House of Commons Library

Playing music in public

Published Monday, March 11, 2019

This Library Paper gives a very brief overview of when an organisation needs a licence to play music in public.

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Members of Parliament sometimes receive enquiries from constituents asking why their organisation or business needs a licence to play music.

This is a copyright issue. Under the Copyright, Designs and Patents Act 1988, permission is needed from the relevant copyright holders – those who create, record and publish music – in order to play or perform music in public.

There is no statutory definition of "playing in public", but the courts have ruled that it is "any playing of music outside of a domestic setting".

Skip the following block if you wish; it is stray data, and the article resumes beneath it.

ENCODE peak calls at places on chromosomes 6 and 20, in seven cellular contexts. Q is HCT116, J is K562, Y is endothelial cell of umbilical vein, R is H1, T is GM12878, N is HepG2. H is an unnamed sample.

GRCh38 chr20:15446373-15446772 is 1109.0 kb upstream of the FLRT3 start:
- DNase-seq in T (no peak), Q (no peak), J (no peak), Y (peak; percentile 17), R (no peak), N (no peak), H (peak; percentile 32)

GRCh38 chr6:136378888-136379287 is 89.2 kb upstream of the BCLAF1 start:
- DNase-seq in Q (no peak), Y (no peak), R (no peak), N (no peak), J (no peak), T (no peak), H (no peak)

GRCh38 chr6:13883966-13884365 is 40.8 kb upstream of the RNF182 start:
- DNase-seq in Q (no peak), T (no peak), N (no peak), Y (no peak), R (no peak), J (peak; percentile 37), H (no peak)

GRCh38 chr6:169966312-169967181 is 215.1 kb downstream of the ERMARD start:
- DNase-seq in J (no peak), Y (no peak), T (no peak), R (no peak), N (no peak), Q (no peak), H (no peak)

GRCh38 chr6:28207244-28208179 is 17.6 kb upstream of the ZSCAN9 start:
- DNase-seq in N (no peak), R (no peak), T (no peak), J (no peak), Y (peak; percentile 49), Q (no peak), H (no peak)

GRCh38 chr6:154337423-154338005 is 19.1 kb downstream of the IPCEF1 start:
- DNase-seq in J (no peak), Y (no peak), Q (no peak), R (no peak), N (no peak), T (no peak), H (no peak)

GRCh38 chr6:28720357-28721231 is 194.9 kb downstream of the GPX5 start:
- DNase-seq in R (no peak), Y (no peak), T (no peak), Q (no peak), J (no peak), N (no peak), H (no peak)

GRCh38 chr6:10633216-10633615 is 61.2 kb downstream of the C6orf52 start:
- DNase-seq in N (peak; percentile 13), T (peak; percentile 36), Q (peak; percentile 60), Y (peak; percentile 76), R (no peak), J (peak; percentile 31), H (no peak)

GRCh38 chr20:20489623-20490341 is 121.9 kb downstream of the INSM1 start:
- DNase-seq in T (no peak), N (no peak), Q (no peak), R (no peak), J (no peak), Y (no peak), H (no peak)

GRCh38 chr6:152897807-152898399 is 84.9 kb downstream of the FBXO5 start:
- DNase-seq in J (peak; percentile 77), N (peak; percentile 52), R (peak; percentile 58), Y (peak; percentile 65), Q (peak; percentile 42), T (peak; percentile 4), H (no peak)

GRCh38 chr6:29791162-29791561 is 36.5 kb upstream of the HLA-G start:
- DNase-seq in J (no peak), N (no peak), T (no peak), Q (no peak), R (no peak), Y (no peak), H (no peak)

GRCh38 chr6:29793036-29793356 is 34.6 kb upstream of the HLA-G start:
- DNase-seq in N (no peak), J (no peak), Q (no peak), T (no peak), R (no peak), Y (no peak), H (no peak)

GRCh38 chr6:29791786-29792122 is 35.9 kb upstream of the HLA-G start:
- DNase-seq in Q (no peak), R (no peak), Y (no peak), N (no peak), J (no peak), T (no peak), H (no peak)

PRS for Music licenses the public performance of original musical works, however performed (i.e. live or otherwise), on behalf of the composers, writers and publishers of music.

PPL licenses the public performance of sound recordings on behalf of record companies and the musicians on the recording.

PPL and PRS for Music have set up PPL PRS Ltd to offer a single joint music licence for organisations and businesses playing music in public.

Any queries about the need for a licence – or its cost – should be put to PPL PRS Ltd.

If complaints cannot be resolved, they can be taken to Ombudsman Services.

 

Commons Briefing papers SN04899

Author: John Woodhouse

Topic: Intellectual property

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